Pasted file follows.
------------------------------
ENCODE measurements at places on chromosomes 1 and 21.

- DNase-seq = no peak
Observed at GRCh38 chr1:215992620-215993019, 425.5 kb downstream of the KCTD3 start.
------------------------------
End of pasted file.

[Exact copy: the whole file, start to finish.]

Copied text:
ENCODE measurements at places on chromosomes 1 and 21.

- DNase-seq = no peak
Observed at GRCh38 chr1:215992620-215993019, 425.5 kb downstream of the KCTD3 start.